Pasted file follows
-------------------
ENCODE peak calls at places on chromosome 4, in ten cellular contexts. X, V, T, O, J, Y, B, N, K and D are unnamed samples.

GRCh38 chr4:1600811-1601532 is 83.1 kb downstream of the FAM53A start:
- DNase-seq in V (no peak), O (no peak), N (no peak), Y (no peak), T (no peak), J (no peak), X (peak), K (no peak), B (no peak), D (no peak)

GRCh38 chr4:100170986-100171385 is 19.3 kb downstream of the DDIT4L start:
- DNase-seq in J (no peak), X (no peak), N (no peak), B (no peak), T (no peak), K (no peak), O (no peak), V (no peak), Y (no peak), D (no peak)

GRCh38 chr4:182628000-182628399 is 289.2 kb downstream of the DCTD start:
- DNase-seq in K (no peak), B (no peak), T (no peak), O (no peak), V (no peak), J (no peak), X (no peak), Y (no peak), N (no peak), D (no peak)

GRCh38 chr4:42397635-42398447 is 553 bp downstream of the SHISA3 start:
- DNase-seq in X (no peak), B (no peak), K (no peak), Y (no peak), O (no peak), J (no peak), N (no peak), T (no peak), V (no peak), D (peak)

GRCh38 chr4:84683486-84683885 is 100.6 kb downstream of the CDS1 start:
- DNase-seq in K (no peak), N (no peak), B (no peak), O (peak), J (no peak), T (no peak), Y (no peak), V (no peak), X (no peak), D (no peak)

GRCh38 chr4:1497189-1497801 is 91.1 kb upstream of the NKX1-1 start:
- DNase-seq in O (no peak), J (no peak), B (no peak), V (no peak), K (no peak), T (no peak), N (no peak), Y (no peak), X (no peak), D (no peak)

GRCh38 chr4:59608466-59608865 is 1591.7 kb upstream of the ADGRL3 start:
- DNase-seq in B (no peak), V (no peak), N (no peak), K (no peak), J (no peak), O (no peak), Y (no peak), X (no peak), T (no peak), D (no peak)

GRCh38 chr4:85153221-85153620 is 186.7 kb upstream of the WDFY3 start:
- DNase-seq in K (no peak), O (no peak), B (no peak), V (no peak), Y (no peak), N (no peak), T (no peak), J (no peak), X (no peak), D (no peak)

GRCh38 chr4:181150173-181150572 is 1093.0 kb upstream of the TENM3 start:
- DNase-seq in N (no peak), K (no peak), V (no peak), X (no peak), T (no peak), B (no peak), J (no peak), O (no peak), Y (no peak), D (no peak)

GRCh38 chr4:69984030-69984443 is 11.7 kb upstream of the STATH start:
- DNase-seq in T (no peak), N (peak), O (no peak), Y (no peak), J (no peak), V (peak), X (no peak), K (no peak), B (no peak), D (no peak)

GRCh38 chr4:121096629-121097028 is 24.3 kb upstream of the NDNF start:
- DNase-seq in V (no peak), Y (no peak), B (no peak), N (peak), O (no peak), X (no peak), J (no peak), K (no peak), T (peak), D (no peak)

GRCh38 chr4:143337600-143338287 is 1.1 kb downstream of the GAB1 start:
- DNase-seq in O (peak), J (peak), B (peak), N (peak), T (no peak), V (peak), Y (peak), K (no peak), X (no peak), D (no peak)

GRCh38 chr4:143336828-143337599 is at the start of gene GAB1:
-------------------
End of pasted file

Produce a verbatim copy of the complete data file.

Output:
ENCODE peak calls at places on chromosome 4, in ten cellular contexts. X, V, T, O, J, Y, B, N, K and D are unnamed samples.

GRCh38 chr4:1600811-1601532 is 83.1 kb downstream of the FAM53A start:
- DNase-seq in V (no peak), O (no peak), N (no peak), Y (no peak), T (no peak), J (no peak), X (peak), K (no peak), B (no peak), D (no peak)

GRCh38 chr4:100170986-100171385 is 19.3 kb downstream of the DDIT4L start:
- DNase-seq in J (no peak), X (no peak), N (no peak), B (no peak), T (no peak), K (no peak), O (no peak), V (no peak), Y (no peak), D (no peak)

GRCh38 chr4:182628000-182628399 is 289.2 kb downstream of the DCTD start:
- DNase-seq in K (no peak), B (no peak), T (no peak), O (no peak), V (no peak), J (no peak), X (no peak), Y (no peak), N (no peak), D (no peak)

GRCh38 chr4:42397635-42398447 is 553 bp downstream of the SHISA3 start:
- DNase-seq in X (no peak), B (no peak), K (no peak), Y (no peak), O (no peak), J (no peak), N (no peak), T (no peak), V (no peak), D (peak)

GRCh38 chr4:84683486-84683885 is 100.6 kb downstream of the CDS1 start:
- DNase-seq in K (no peak), N (no peak), B (no peak), O (peak), J (no peak), T (no peak), Y (no peak), V (no peak), X (no peak), D (no peak)

GRCh38 chr4:1497189-1497801 is 91.1 kb upstream of the NKX1-1 start:
- DNase-seq in O (no peak), J (no peak), B (no peak), V (no peak), K (no peak), T (no peak), N (no peak), Y (no peak), X (no peak), D (no peak)

GRCh38 chr4:59608466-59608865 is 1591.7 kb upstream of the ADGRL3 start:
- DNase-seq in B (no peak), V (no peak), N (no peak), K (no peak), J (no peak), O (no peak), Y (no peak), X (no peak), T (no peak), D (no peak)

GRCh38 chr4:85153221-85153620 is 186.7 kb upstream of the WDFY3 start:
- DNase-seq in K (no peak), O (no peak), B (no peak), V (no peak), Y (no peak), N (no peak), T (no peak), J (no peak), X (no peak), D (no peak)

GRCh38 chr4:181150173-181150572 is 1093.0 kb upstream of the TENM3 start:
- DNase-seq in N (no peak), K (no peak), V (no peak), X (no peak), T (no peak), B (no peak), J (no peak), O (no peak), Y (no peak), D (no peak)

GRCh38 chr4:69984030-69984443 is 11.7 kb upstream of the STATH start:
- DNase-seq in T (no peak), N (peak), O (no peak), Y (no peak), J (no peak), V (peak), X (no peak), K (no peak), B (no peak), D (no peak)

GRCh38 chr4:121096629-121097028 is 24.3 kb upstream of the NDNF start:
- DNase-seq in V (no peak), Y (no peak), B (no peak), N (peak), O (no peak), X (no peak), J (no peak), K (no peak), T (peak), D (no peak)

GRCh38 chr4:143337600-143338287 is 1.1 kb downstream of the GAB1 start:
- DNase-seq in O (peak), J (peak), B (peak), N (peak), T (no peak), V (peak), Y (peak), K (no peak), X (no peak), D (no peak)

GRCh38 chr4:143336828-143337599 is at the start of gene GAB1: